PowerShell

Troublesome CSV

Another day, another source of bad data. This time, it was a CSV. As you can see, the format changes mid file. This makes importing tricky. The way I tend to handle importing into SQL is to create staging tables with all the columns defined as varchar, then, once its imported into SQL, then convert it. The problem occurs when you try to determine the number of columns required. Traditionally, we let the system auto determine how many columns we have, and if we have headers, define the names, unfortunately because the format changes we can’t do this otherwise it will ignore the additional columns - assuming the first row doesn’t contain all the columns.

SSRS 2016 by default

For the past 4 months I’ve been using Visual Studio 2015 rather then Visual Studio 2013 and yesterday, I hit a bug with SSRS (shows how much I love SSRS). The bug appeared when it came to deployment The error was deploying SSRS report Exception calling “CreateCatalogItem” with “7” argument(s): “The definition of this report is not valid or supported by this version of Reporting Services. The report definition may have been created with a later version of Reporting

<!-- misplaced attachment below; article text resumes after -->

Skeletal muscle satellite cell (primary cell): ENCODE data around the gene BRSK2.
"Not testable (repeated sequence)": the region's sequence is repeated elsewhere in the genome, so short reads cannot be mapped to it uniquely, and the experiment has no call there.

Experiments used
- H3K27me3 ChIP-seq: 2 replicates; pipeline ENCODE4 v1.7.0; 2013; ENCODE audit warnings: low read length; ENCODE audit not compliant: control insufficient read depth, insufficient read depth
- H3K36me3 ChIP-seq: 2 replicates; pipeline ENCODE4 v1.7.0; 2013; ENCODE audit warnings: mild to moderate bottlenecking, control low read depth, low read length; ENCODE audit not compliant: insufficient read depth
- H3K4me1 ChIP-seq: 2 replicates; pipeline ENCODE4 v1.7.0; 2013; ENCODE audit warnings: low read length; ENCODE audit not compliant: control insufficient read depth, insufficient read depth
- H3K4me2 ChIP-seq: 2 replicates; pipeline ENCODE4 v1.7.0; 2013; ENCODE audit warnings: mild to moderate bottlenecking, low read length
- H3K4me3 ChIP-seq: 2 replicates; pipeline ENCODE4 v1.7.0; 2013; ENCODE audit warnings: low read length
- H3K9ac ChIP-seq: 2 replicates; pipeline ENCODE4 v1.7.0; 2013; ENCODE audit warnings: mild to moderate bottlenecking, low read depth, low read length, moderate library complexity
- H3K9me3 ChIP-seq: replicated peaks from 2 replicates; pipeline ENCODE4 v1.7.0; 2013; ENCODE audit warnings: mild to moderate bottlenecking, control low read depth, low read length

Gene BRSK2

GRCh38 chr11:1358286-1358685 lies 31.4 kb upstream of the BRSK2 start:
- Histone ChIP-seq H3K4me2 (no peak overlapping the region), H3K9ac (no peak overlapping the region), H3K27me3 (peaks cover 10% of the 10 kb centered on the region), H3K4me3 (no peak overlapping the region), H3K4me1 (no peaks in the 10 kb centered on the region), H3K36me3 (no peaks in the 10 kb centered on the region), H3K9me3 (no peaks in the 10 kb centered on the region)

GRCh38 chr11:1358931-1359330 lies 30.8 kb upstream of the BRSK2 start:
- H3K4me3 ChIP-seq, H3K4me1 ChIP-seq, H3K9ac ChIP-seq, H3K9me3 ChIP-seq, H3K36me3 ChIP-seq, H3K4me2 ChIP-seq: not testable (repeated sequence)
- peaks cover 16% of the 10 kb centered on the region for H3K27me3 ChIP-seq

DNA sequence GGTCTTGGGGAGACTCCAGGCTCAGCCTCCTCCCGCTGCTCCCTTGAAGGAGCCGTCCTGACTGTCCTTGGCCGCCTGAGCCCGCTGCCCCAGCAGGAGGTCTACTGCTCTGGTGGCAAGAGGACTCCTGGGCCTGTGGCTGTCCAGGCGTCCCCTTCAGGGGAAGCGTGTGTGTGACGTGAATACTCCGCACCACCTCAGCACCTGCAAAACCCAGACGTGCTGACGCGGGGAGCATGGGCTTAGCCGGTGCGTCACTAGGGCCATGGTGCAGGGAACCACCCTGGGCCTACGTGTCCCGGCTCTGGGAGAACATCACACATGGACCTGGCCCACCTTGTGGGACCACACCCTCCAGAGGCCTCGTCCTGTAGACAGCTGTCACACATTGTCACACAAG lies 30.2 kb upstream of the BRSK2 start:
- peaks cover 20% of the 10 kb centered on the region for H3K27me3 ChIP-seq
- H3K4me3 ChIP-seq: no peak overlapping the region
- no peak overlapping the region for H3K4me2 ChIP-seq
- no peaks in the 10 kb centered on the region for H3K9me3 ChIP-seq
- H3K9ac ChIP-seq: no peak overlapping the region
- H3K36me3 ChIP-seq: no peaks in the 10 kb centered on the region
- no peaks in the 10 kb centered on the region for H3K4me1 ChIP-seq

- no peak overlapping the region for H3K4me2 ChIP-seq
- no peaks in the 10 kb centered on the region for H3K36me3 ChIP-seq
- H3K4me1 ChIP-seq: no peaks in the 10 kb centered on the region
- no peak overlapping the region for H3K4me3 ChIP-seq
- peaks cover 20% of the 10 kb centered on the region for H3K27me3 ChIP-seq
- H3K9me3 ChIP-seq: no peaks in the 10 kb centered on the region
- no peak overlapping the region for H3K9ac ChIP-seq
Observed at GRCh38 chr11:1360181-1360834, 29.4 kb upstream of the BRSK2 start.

Comments

One of the annoying things about working with multiple languages is they each have their differences – obviously, otherwise there would only be 1 language! Although there is good reason to have these differences they still have elements that are a pain. One of the most annoying things, other then “do you require a semicolon at the end of the statement?” is comments. Comments aren’t executed or complied but they help developers read code.

Using PowerShell to check setup

So I was handed over some new servers, before I got started I wanted to check everything was as it was suppose to be, so I wrote a few PowerShell scripts to check each server was setup correctly. I wanted my DEV to 100% match my UAT and so on. First, I wanted to check who has local administrator access on the servers. Next, I wanted to check the drives – I wanted to make sure each drive letter was the same across environments and all had a proper label.

The term ‘Invoke-WebRequest’ is not recognized

I’ve currently been working on a PowerShell script to build a virtual server using DigitalOceanexcellent RESTful API. So far this has gone extremely well and I have been impressed with both PowerShell and DigitalOcean’sAPI. Today however I tried running on another machine (an important part of development) only to find it doesn’t work. The first error that appears is: The term ‘Invoke-WebRequest’ is not recognized as the name of a cmdlet, function, script file, or operable progr